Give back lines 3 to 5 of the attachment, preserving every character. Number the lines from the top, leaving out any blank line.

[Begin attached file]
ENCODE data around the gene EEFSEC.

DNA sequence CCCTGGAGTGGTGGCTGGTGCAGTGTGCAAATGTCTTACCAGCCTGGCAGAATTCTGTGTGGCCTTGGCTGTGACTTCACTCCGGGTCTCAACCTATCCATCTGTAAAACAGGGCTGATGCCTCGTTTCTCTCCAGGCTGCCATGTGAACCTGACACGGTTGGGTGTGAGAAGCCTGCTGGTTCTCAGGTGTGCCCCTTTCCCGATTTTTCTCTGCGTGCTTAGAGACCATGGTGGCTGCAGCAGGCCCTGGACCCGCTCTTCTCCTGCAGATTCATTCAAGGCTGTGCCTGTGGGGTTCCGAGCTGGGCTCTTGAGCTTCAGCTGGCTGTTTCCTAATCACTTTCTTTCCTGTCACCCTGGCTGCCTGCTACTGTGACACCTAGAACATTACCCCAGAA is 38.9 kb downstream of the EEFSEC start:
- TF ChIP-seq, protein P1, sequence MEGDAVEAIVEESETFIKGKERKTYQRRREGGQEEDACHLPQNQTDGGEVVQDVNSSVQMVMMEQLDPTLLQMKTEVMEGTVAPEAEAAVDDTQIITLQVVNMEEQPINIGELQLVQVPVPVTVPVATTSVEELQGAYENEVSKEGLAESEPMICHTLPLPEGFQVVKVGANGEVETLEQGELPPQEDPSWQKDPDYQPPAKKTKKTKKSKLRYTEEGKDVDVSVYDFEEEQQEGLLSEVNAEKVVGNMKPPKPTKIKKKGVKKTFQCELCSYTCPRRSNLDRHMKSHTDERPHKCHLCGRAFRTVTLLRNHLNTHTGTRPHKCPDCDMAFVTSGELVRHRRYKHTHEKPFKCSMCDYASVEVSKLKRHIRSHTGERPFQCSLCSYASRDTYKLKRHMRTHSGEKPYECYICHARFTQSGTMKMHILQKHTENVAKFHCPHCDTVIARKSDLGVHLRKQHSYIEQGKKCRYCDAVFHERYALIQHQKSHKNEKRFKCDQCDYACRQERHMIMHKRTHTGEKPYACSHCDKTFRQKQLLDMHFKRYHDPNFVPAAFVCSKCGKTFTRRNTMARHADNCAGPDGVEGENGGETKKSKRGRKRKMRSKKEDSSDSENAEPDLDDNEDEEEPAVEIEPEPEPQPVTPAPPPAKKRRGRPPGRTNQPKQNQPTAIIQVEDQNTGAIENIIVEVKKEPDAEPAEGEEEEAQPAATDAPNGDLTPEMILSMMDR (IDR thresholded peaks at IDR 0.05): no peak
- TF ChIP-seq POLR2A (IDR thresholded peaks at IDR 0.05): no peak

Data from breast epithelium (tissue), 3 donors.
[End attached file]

- TF ChIP-seq, protein P1, sequence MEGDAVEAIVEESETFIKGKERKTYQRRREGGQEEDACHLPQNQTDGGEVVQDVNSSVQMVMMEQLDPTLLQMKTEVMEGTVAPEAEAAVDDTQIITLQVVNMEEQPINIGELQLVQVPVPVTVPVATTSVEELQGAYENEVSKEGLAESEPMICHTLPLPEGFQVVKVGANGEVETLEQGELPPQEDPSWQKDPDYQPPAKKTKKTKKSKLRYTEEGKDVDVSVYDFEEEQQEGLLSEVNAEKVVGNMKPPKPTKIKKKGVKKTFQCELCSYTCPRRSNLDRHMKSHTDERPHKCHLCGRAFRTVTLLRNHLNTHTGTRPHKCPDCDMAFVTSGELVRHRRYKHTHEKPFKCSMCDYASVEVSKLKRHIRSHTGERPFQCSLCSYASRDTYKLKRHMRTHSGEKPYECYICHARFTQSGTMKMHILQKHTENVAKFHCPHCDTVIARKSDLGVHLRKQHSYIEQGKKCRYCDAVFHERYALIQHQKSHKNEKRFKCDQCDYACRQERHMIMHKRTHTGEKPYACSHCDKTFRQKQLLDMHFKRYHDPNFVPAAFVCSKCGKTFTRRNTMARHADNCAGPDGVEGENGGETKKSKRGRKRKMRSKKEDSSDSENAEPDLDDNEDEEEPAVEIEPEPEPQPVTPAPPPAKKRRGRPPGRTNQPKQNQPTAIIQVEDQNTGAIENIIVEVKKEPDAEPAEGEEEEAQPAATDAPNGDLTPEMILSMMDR (IDR thresholded peaks at IDR 0.05): no peak
- TF ChIP-seq POLR2A (IDR thresholded peaks at IDR 0.05): no peak

Data from breast epithelium (tissue), 3 donors.